“That principle is seen as a mechanism though which Indigenous peoples can resist, participate in and benefit from development in their territories,” said Vanloffeld, an Anishinaabe from Saugeen First Nation in Ontario.

“Unlike the duty to consult and accommodate, however, there is no legal or policy framework in Canada to guide how free, prior and informed consent is defined and operationalized. Until recently, no Indigenous communities secured agreements from proponents permitting them to exercise free, prior and informed consent on development projects that affect their lands and territory.”

Currently, only two First Nation communities in Canada have secured that right – the Chippewas of Saugeen and the Chippewas of Nawash – as the Saugeen Ojibway Nation has legally binding agreements from Ontario Power Generation and Nuclear Waste Management Organization, the provincial and federal agencies, respectively.

This unique agreement states selection of a location for those two deep geological repositories in the Saugeen Ojibway Nation territory cannot happen without the communities’ consent.

That moment will set an historic precedent, Vanloffeld said, to guide Indigenous Peoples in Canada and internationally in their negotiations on matters affecting their rights, lands and resources with governments and industry.

“To be at the table and decide whether or not a project goes ahead, whether or not it goes somewhere else, we’re the only community in Canada that, on such major development projects, that have achieved that milestone,” he said. “There are a lot of eyes on the community.”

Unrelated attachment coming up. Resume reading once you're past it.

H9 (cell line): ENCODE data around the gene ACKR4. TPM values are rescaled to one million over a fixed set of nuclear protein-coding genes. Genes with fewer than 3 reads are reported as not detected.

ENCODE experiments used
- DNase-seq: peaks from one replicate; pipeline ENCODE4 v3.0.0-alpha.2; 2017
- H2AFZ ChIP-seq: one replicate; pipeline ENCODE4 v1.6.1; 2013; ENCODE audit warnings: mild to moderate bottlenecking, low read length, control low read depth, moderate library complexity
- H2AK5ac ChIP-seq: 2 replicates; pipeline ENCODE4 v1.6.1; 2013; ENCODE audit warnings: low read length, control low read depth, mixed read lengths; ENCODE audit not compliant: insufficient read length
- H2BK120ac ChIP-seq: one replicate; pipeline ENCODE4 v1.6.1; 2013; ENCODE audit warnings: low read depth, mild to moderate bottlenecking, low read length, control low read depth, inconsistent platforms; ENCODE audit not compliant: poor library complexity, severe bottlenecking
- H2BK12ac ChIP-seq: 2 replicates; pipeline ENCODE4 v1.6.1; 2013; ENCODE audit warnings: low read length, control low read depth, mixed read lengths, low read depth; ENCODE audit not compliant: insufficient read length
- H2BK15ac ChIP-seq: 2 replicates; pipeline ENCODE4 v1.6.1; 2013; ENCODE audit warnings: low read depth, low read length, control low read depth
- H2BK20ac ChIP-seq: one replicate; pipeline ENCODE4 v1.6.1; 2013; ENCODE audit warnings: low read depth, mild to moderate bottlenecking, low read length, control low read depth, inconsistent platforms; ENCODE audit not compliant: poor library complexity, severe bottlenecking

Vanloffeld research, Free, Prior and Informed Consent and Development in Indigenous Territories: A case study on the Chippewas of Saugeen’s community consent process related to nuclear waste disposal, looks to speak with members of Saugeen Ojibway Nation to see how history has changed, how has nuclear waste impacted the territory and how they see it impacting their future. He wants to understand not only how Saugeen Ojibway Nation is defining and operationalizing the process, but how it is engaging in acts of environmental repossession and are exercising self-determination.

“Government and industry are watching to see how this is operationalized, which will help inform a framework moving forward,” said Vanloffeld, noting there will be no government interference in this matter, letting the two respective sides come to an agreement itself. A decision could come as early as the end of this year.

“I’m sure there is that hesitation. Why trust those organizations? It’s been a 50-plus year history of exclusion. What has changed? So there is an education component going on in the communities. We do have a say now. You might have some trepidation, but ultimately the choice is yours,” he said.

“We didn’t ask for this burden to be put on our shoulders; they came in. But now we are the ones working with them to actually address it. I will be able to take a retrospective look at how did they come to that decision and what where any concerns along the way.”

Vanloffeld looks forward to sharing his findings with other First Nations communities, along with various levels of government in Canada and internationally.

“What can we learn from this? This framework will be there and people can learn from that and adapt it, within their own communities, to suit their own ends and objectives.”